Tue, Feb 05, 2013 - Page 7 News List

Keeping Timbuktu artifacts from militants’ clutches

SAVED FOR HUMANITY:Cultural artifacts in Timbuktu have faced many dangers over the centuries, yet many have endured after being hidden away for safekeeping

NY Times News Service, TIMBUKTU, Mali

He was intimately familiar with the many nooks and crannies in which the city’s residents have long hid their manuscripts. While expanding the family’s compound a decade ago, he found a trove of manuscripts hidden inside a wall.

“The previous owners had hidden them so well they forgot them,” he said with a shrug.

He took his family’s collection and hid it, declining to say where.

“We hid them, that is all I will say,” he said.

The manuscripts have been at the center of efforts to preserve Timbuktu’s history. The governments of South Africa and France, along with the Ford Foundation and others, have spent millions to build a new library to house manuscripts at the Ahmed Baba Institute.

When the Tuareg rebels first arrived in Timbuktu in April last year, they looted and burned many government buildings, and the institute’s interim director, Abdoulaye Cisse, worried that the its sleek new library building would become a target.

However, when the Islamist rebels arrived a few days later, the library’s officials explained to them that it was an Islamic institution worthy of their protection.

“One of the Islamist leaders gave his mobile phone number to the guard and told him, ‘If anyone bothers you, call me and I will be here,”’ he said.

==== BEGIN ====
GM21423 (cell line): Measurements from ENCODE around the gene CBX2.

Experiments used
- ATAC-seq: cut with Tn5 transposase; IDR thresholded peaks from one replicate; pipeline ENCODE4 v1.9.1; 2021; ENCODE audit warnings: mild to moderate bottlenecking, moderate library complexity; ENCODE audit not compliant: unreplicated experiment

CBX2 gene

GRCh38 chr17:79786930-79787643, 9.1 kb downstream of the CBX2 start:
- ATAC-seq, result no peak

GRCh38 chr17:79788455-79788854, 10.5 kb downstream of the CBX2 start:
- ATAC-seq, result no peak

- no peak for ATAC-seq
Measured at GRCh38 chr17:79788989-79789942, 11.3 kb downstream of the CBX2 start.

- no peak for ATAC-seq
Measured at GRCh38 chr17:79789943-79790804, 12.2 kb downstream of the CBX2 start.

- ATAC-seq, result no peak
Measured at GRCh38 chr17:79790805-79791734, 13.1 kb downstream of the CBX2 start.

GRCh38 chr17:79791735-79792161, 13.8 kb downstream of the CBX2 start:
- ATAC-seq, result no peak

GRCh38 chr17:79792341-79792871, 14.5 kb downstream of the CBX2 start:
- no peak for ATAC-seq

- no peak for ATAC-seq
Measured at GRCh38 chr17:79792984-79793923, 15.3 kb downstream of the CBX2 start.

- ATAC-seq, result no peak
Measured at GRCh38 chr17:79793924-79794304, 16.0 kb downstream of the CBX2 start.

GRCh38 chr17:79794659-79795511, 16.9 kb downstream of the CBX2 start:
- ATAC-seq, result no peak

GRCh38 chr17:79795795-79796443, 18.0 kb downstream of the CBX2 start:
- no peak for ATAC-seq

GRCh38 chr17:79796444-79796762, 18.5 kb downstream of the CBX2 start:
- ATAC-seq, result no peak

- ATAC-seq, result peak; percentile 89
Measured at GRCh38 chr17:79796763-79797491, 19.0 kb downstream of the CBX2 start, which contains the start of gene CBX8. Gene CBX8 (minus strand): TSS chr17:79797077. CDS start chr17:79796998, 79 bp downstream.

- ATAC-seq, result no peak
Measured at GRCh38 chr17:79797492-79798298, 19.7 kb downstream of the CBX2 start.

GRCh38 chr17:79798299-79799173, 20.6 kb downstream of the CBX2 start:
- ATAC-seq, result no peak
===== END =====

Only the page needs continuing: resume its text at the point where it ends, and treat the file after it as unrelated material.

However, library officials began to worry that the Islamists would discover that the library received financing from the US, so in August they decided to move almost the entire collection, little by little, to avoid rousing suspicion Cisse said.

It turned out the worries were not unwarranted. In the chaotic final days of the Islamist occupation, militants stormed the library and set fire to whatever they could find.

Fortunately, they got their hands on only a tiny portion of the library’s collection.

“They managed to find less than 5 percent,” Cisse said. “Thank God they were not able to find anything else.”

None of the city’s libraries are in a hurry to return their collections from their hiding places, even though Timbuktu is back under government control.

The fighters have been chased, but no one is sure whether they will come back.

“We will keep our manuscripts safely hidden until we are sure the situation is safe,” Alpha said. “When that will be we cannot say.”

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